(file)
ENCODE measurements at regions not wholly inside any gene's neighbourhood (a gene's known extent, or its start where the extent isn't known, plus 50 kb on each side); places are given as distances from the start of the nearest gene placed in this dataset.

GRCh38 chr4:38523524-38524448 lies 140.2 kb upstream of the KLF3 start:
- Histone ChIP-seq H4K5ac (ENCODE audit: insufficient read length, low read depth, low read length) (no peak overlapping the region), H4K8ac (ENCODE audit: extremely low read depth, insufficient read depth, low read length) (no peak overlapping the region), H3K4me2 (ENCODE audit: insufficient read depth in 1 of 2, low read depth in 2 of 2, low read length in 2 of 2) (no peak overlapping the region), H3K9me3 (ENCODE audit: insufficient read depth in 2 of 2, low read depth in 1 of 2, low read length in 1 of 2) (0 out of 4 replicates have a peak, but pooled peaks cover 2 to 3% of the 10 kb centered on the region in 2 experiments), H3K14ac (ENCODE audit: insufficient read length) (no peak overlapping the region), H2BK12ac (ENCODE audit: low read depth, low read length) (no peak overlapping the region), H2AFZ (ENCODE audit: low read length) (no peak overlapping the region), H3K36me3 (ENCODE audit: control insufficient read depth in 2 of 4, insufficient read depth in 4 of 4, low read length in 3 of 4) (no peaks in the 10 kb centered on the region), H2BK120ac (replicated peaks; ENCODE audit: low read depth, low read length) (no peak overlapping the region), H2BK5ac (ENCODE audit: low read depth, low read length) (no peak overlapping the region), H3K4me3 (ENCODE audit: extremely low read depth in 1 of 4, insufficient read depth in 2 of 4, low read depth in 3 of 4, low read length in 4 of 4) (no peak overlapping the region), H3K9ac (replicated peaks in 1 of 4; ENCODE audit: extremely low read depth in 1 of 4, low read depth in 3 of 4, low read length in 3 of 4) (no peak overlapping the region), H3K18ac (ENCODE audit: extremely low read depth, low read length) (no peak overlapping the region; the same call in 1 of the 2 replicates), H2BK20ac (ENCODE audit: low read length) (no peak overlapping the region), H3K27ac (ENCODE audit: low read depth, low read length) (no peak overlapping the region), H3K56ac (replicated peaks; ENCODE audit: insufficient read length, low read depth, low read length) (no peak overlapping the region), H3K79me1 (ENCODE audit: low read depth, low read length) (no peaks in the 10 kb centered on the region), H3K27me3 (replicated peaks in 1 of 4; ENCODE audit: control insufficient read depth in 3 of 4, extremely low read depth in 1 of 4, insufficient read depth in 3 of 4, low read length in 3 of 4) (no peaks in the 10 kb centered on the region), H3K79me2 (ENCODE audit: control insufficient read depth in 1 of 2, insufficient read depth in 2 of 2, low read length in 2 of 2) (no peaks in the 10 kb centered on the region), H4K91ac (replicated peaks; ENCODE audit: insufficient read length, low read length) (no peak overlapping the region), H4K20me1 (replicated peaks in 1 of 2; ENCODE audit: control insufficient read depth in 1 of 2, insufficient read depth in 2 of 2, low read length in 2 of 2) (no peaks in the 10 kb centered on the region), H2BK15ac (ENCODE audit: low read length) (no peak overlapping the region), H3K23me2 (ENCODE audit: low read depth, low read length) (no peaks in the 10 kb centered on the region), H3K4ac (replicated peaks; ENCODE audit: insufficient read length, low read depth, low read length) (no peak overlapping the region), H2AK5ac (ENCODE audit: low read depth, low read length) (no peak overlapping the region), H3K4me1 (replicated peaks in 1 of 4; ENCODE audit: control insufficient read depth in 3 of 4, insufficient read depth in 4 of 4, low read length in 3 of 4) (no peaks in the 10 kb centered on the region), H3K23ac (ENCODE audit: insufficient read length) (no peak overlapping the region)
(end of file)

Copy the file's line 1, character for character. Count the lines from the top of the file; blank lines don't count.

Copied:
ENCODE measurements at regions not wholly inside any gene's neighbourhood (a gene's known extent, or its start where the extent isn't known, plus 50 kb on each side); places are given as distances from the start of the nearest gene placed in this dataset.